QRadio, the first LGBT radio channel, provides a platform for the community and also educates people about gender identities.
Since its inception in September this year, Q Radio, one of the 22-odd channels of the online radio portal radiowalla.in and India’s first radio channel for the Lesbian, Gay, Bisexual and Transgender community (LGBT), has received much attention for its content. This channel is not only meant for the community, but also for its allies and supporters. The shows, from Between The Sheets, Queerilicious, Heart to Heart with Innersight, Let’s Get Beyond Ties, HqO, Lavender Life and Q Live Debate address myriad issues related to the community and general issues that affect everybody, irrespective of gender and sexuality. L. Romal M. Singh, journalist and host of Queerilicious, says only about 20 per cent of the show revolves exclusively around issues faced by the community. “Even if it is a queer show, a lot of the issues are very general to the human population,” says Romal. “My aim is to get people to be comfortable with who they are. The show doesn’t judge. I allow my guests to narrate their stories freely. The show includes a huge spectrum of people. There are some who are clear about their identity, others who are confused and like being ‘nowhere’. There have been people who said they knew they were gay when they were three and others who discovered they were homosexual when they were 29.”
Vaishalli Chandra, who hosts HqO, says her show celebrates gender fluidity. The common understanding of gender, Vaishalli says, is not always accurate. “We are socially conditioned from a young age to believe that there are only two genders. This isn’t always the case. On my show, the individuals who share their stories talk about how, even at age five or six, they knew about the difference they felt. This, I would then say, is what the mainstream is unaware of. It is something that needs to be told, to be talked about. Gender identities can be fluid and we need to realise, as parents, to keep an eye out for such changes in our children and, mostly importantly, not to silence them.” Vaishalli continues, “My guests have cried when talking about how the family didn’t accept them. Others were overflowing with pride when speaking about parental acceptance. To a child, parental acceptance is most important and that comes across each time. However, as a society we need to encourage children to express themselves, to nurture them.” What the mainstream is unaware of, Vaishalli adds, is that gender identity is just one aspect of an individual. “The whole individual is made up of a sum total of small parts and she or he can be brilliant individuals, who contribute to society and can lead happy and fulfilling lives.”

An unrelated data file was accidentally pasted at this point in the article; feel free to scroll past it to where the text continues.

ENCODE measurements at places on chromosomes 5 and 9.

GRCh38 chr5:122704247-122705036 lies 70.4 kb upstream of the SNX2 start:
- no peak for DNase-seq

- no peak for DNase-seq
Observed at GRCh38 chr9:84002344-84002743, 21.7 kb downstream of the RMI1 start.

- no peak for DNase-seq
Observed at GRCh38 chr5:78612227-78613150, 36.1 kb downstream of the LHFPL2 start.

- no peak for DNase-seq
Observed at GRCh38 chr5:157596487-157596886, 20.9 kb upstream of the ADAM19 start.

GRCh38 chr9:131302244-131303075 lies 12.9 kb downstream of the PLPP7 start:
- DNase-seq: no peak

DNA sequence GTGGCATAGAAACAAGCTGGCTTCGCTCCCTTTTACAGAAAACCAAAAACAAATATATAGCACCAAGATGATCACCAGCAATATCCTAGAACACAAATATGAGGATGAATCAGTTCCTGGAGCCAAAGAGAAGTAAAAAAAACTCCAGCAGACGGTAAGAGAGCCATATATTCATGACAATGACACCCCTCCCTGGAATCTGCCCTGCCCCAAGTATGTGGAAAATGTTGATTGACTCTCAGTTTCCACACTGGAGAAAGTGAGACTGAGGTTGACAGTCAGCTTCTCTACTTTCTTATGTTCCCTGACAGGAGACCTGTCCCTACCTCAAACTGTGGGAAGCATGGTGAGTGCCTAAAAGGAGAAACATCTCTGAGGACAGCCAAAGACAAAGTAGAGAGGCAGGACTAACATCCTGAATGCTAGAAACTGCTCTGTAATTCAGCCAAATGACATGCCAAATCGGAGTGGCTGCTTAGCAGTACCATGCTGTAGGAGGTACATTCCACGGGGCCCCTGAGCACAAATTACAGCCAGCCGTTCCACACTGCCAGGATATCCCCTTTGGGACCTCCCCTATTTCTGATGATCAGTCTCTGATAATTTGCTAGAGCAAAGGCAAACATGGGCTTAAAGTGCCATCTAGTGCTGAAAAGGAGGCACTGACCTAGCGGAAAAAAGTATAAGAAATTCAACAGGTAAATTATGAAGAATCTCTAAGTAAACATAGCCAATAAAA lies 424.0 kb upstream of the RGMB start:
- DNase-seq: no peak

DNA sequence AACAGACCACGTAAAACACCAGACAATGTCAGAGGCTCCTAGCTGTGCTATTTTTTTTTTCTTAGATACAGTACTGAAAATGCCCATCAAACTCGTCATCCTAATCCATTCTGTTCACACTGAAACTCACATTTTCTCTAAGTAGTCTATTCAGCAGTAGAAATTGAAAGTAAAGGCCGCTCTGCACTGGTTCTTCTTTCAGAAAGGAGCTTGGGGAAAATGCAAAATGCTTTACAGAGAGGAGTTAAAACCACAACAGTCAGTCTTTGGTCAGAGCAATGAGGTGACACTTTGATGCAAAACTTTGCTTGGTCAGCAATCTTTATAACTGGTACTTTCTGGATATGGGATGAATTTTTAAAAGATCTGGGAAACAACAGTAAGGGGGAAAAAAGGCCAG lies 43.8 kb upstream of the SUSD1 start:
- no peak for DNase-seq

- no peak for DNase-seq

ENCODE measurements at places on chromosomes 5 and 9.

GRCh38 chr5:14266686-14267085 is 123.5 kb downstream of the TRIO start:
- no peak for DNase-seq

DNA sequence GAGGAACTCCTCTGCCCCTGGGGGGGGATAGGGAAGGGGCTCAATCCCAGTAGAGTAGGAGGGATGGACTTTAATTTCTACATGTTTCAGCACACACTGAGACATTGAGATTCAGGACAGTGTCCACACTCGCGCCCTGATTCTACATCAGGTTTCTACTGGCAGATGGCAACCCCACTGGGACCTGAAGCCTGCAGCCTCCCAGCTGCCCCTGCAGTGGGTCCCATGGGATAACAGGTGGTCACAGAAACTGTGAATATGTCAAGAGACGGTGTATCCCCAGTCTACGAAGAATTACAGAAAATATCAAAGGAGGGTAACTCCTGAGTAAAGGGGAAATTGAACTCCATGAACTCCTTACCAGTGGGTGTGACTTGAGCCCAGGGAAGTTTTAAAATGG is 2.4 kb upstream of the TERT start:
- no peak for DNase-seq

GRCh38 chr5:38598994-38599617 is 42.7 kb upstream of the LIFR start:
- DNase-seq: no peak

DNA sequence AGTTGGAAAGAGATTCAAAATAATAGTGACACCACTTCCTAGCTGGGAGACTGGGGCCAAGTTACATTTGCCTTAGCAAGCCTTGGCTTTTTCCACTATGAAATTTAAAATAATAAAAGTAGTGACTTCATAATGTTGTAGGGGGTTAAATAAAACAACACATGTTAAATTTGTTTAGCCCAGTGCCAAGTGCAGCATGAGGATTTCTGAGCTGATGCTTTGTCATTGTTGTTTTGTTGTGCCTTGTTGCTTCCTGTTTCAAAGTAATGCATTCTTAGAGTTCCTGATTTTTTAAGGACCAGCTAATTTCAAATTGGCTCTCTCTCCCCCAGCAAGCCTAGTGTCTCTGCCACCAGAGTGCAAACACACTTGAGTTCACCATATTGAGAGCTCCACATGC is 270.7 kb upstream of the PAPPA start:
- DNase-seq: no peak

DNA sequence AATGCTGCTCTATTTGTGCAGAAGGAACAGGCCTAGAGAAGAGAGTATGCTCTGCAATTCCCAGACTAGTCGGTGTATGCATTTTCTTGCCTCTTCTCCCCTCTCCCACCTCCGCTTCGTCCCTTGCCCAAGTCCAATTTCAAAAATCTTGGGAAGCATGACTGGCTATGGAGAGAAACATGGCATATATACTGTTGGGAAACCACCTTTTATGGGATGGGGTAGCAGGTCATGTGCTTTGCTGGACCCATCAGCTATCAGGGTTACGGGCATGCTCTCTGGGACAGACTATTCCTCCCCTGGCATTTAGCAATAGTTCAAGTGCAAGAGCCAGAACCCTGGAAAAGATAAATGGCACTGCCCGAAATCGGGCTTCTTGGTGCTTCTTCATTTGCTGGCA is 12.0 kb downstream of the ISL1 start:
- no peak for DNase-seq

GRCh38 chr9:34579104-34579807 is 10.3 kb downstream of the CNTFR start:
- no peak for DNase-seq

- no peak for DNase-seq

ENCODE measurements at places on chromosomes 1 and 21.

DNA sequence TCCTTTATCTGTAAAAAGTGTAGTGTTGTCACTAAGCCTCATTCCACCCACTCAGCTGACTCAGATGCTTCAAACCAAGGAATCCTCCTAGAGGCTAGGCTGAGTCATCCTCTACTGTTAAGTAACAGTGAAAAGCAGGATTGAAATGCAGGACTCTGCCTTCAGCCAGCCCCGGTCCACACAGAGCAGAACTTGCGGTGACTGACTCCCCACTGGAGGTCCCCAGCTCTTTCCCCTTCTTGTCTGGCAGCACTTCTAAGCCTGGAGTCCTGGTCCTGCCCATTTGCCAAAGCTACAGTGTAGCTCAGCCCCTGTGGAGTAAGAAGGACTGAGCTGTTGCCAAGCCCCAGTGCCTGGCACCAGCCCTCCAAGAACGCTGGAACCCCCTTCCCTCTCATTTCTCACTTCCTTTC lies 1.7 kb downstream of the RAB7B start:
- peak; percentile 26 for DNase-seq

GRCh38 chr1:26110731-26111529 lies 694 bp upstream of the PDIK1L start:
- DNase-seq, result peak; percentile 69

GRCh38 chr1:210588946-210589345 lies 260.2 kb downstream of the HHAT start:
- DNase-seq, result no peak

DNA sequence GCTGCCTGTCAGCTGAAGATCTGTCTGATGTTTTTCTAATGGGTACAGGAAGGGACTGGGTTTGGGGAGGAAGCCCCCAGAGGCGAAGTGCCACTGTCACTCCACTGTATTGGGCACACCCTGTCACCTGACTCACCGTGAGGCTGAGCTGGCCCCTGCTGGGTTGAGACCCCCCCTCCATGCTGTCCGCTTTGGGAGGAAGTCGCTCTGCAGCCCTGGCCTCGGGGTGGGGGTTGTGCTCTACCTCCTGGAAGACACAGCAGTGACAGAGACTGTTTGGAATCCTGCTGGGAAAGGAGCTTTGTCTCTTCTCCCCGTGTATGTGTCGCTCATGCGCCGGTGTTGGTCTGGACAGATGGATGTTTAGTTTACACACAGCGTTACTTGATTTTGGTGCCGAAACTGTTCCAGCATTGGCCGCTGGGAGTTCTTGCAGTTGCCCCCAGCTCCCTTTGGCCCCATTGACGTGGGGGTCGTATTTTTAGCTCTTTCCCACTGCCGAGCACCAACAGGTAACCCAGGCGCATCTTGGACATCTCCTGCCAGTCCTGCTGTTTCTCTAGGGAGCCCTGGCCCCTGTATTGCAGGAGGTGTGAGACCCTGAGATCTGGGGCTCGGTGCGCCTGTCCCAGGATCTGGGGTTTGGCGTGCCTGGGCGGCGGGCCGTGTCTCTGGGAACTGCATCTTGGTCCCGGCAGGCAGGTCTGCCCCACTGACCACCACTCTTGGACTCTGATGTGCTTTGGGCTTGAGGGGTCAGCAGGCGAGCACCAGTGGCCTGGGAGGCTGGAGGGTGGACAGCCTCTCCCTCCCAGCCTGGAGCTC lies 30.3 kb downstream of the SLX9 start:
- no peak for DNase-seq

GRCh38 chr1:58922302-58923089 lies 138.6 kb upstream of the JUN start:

“Q Radio is a different kind of activism,” says Anil Srivatsa, co-founder and CEO of Radiowalla Network Private Limited. “It is a platform for a community to come together and tell their stories. It’s a unifying force.”
Romal says Q Radio is one of many platforms for the community. “It is an immediate platform because it happens live. You get an immediate response.” Radiowalla is different from FM because the focus is on content. “We are a niche online radio portal. People’s aspirations have changed, they want more from radio. The mission of Radiowalla is to meet that special interest and deliver what they want,” says Anil. Sharing stories and experiences are important because, as Romal points out, “every gay person, at some point, has felt lonely. They’ve thought, ‘We are alone. Nobody else has faced what we have.’ But when they hear people speaking of similar experiences, they realise, ‘Hey! There are people who feel the same way I do’. It is said that one in every 10 persons is gay. I think for every three persons who are queer, only one is aware of it; two are never going to deal with it. What matters is that people should figure out their identities earlier; the choices they make once they do, is fine. It’s just about figuring it out.”
For Romal, hosting Queerilicious has also been a learning experience. “A guest once asked me: ‘Did you define gay for yourself or did it fit into pre-determined definition of being gay?’ I never thought of it that way! The community prefers being called ‘queer’. Terms such as lesbian, gay etc. are limiting.”